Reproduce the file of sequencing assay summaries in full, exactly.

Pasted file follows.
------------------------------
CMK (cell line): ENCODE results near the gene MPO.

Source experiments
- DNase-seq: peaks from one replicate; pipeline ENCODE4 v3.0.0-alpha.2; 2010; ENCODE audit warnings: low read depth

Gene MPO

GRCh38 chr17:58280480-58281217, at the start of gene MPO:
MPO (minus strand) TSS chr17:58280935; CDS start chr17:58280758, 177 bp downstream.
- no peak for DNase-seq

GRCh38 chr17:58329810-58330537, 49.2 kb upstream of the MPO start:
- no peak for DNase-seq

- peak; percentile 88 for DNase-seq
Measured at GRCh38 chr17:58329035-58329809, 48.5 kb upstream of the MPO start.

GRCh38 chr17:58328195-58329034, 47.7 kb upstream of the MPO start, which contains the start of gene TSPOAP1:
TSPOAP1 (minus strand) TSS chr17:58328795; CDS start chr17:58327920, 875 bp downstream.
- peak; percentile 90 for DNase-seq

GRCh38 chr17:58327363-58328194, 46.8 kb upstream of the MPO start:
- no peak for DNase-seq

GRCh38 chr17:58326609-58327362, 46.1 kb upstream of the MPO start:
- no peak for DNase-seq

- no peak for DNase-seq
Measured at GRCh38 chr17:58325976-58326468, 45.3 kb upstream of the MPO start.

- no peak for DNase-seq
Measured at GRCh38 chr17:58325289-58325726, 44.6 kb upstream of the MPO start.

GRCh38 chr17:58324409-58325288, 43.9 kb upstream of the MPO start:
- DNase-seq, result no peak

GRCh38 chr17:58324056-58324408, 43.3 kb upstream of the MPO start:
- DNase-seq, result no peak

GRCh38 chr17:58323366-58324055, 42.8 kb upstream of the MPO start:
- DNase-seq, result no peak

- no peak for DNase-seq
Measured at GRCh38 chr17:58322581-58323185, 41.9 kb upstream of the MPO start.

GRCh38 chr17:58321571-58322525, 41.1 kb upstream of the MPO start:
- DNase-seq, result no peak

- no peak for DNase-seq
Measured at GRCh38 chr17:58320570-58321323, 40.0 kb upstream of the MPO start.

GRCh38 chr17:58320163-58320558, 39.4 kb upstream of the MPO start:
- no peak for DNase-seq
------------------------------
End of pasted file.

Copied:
CMK (cell line): ENCODE results near the gene MPO.

Source experiments
- DNase-seq: peaks from one replicate; pipeline ENCODE4 v3.0.0-alpha.2; 2010; ENCODE audit warnings: low read depth

Gene MPO

GRCh38 chr17:58280480-58281217, at the start of gene MPO:
MPO (minus strand) TSS chr17:58280935; CDS start chr17:58280758, 177 bp downstream.
- no peak for DNase-seq

GRCh38 chr17:58329810-58330537, 49.2 kb upstream of the MPO start:
- no peak for DNase-seq

- peak; percentile 88 for DNase-seq
Measured at GRCh38 chr17:58329035-58329809, 48.5 kb upstream of the MPO start.

GRCh38 chr17:58328195-58329034, 47.7 kb upstream of the MPO start, which contains the start of gene TSPOAP1:
TSPOAP1 (minus strand) TSS chr17:58328795; CDS start chr17:58327920, 875 bp downstream.
- peak; percentile 90 for DNase-seq

GRCh38 chr17:58327363-58328194, 46.8 kb upstream of the MPO start:
- no peak for DNase-seq

GRCh38 chr17:58326609-58327362, 46.1 kb upstream of the MPO start:
- no peak for DNase-seq

- no peak for DNase-seq
Measured at GRCh38 chr17:58325976-58326468, 45.3 kb upstream of the MPO start.

- no peak for DNase-seq
Measured at GRCh38 chr17:58325289-58325726, 44.6 kb upstream of the MPO start.

GRCh38 chr17:58324409-58325288, 43.9 kb upstream of the MPO start:
- DNase-seq, result no peak

GRCh38 chr17:58324056-58324408, 43.3 kb upstream of the MPO start:
- DNase-seq, result no peak

GRCh38 chr17:58323366-58324055, 42.8 kb upstream of the MPO start:
- DNase-seq, result no peak

- no peak for DNase-seq
Measured at GRCh38 chr17:58322581-58323185, 41.9 kb upstream of the MPO start.

GRCh38 chr17:58321571-58322525, 41.1 kb upstream of the MPO start:
- DNase-seq, result no peak

- no peak for DNase-seq
Measured at GRCh38 chr17:58320570-58321323, 40.0 kb upstream of the MPO start.

GRCh38 chr17:58320163-58320558, 39.4 kb upstream of the MPO start:
- no peak for DNase-seq